Laura Mvula -- See Tuesday
Laura Mvula -- See Tuesday
Photo Courtesy of Laura Mvula

The Best Concerts to See In L.A. This Week

Don't forget to check our constantly-updated Los Angeles Concert Calendar

Monday, September 16

The Weeknd


No matter what Abel Tesfaye, better known as The Weeknd, sings about, there's often an air of melancholy gliding by in the distance or welling up in the back of his voice. His vocal undulations often quiver with the urgent pleading of Michael Jackson, but the Canadian singer has so many other things going through his mind that it never feels like an imitation. Sometimes he calls out over coolly remote new-wave soundscapes; other times The Weeknd wraps himself in a coat of sympathetic, mournful harmonies, fending off the loneliness with raw, wailing soul. Even now, on his first full-length album, Kiss Land (the followup to a series of lower-profile mixtapes), he still retains a lost, endearingly fragile quality as a blend and blur of ghostly voices and distant orchestras wind their way around him. He's alone and yet not alone. Aren't we all? Also Tuesday, Sept. 17. --Falling James

Tuesday, September 17

Laura Mvula


Over the past year, Laura Mvula has established herself as one of England's most assured and inventive soul singers, but it wasn't like she came out of nowhere. The Birmingham diva previously sang in a cappella groups and gospel choirs, and you can hear some of the elaborate architecture of gospel music in the arrangements on her full-length debut, Sing to the Moon. But Mvula is too creative to be just a revivalist, and her rueful ballads ("Can't Live With the World") and buoyant pop tunes ("Green Garden") flit easily from jazz and pop to soul and folk. It's like pure, radiant sunlight when her exuberant, soaring voice bursts through the cloudy chorus of "That's Alright." --Falling James

Wednesday, September 18

Tina Raymond


A rule of thumb for yoga students is to not force but to know one's limit, patiently waiting to go just a little further. Drummer Tina Raymond, a certified yoga instructor, knows this, and she's dutifully waited for her career in music to stretch and extend. This patience has finally been rewarded with a full calendar of performance dates. Musicians love her lithe brush and cymbal work, supported by an iron core of time and groove. Sure, she's lovely, but yes, she will kick your ass -- onstage, in the gym or elsewhere. Tonight, Raymond further displays her flexibility by leading two bands, one a hard-swinging trio featuring former NYC pianist Max Haymer and a second threesome featuring new music by pianistic sound-painter Cathlene Pineda. Guests include trumpeter Kris Tiner and saxophonist and Monk Competition finalist Danny Janklow. --Gary Fukushima

Thursday, September 19

The Orb


The rather legendary electronic duo of Alex Paterson and Thomas Fehlmann specialize, for one, in ambient dub mixes that work on headphones to near head-poppin'-off effect. Perhaps even better is to experience the magic in a vast open space, as the masses did at The Orb's recent Glastonbury performance. Better yet is to catch the duo in an intimate concert venue, such as our very own Music Box. That's because The Orb's super-audio-therapy-like thing works a treat when one is squarshed in with a big load of like-minded seekers just like you. Bring open heads 'n' hearts and prepare to emanate a resonant energy up onto the stage, where The Orb will incorporate it into something entirely new again, and yes, they can work with your chic contempt as well, so don't hold back. The point is, The Orb's sound -- both massive, Chic-funk airy and painterly when they re-mutate classik cuts like "Golden Clouds" -- radiates positivity without getting all sappy about it. In 2013, that is the sound of possibility. --John Payne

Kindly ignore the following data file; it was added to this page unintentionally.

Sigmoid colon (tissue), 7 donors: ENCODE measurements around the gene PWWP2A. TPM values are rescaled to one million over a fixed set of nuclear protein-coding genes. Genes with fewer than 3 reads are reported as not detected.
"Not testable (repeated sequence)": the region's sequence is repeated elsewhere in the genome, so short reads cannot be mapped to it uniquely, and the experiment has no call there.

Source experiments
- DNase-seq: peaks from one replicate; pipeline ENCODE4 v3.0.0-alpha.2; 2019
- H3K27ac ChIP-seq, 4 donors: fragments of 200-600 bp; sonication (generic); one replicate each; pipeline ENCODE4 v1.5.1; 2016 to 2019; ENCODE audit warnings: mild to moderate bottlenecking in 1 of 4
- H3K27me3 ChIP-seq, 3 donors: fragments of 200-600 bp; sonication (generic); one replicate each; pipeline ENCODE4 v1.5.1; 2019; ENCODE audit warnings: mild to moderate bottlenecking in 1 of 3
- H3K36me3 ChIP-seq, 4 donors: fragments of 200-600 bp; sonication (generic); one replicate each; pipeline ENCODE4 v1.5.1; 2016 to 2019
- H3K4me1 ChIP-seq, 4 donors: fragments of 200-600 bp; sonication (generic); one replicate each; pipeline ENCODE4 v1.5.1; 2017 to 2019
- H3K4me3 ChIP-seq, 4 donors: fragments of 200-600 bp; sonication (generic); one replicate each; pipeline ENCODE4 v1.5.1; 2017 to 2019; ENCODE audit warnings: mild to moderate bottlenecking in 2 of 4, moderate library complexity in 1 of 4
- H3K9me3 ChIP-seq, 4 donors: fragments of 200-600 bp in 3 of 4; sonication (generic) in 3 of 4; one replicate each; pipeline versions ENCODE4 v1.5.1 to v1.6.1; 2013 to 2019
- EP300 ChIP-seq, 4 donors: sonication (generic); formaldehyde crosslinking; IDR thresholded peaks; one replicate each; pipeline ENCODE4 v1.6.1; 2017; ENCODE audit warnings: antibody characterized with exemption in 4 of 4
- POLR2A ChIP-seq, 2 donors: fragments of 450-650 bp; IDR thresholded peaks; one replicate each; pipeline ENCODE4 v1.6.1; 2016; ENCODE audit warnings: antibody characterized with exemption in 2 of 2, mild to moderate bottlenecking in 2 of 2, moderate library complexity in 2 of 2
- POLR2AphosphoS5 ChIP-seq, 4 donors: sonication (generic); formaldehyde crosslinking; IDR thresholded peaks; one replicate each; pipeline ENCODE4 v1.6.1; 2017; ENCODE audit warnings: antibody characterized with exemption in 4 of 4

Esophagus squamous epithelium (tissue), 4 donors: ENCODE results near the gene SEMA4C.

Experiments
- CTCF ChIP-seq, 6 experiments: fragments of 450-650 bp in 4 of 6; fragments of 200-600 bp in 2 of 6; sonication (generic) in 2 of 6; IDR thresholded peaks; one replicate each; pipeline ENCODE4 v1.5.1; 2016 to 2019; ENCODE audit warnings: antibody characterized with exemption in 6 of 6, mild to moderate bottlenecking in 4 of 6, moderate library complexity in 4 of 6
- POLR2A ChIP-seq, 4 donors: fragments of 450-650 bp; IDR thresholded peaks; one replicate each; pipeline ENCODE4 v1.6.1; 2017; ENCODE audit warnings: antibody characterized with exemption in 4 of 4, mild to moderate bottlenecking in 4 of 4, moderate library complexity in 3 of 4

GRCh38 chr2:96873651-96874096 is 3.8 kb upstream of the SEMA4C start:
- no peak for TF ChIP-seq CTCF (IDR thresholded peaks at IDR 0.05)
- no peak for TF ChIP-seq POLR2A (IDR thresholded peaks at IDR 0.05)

Cold War Kids


I remember the last show before the whole indie-rock world figured out who Cold War Kids were -- it was in 2006 in some Fresno-adjacent strip-mall storefront where the landlords had to leave the fluorescent lights on, and even then kids knew every word by heart. (And lemme underscore the "heart" part. That front row was one high note away from medical attention.) The next day, Pitchfork, et al., reviews would hit and away they'd go, but Cold War Kids already knew how to use that idiosyncratic, pared-down, post-punk sound to make room for their own messy (in the best way) poetry. And so recent album Dear Miss Lonelyhearts (named for a great book, too) isn't so much a return to form as a welcome home, with its anxious, desperate choruses you know before you hear them and sing-along lyrics that are stories as much as they are songs. --Chris Ziegler



Over the past twelve years, Canadian indie pop quintet Stars has touched on most every genre, from feathery electronic music to lush string compositions to melancholic dance rock. Their sixth album, The North, leans on a springier pop foundation while maintaining the sincerity that Stars is hailed for. Singers Torquil Campbell and Amy Millan expose the intricacies of their writing with a striking vocal partnership that reveals the collaborative nature of the album and the band as a whole. Live, unexpected instrumental turns make for an extraordinarily organic live performance that is even more enthralling than Stars' recordings might suggest. With support from Trails & Ways, this show is perfect for date night. -- Britt Witt

Don't forget to check our constantly-updated Los Angeles Concert Calendar

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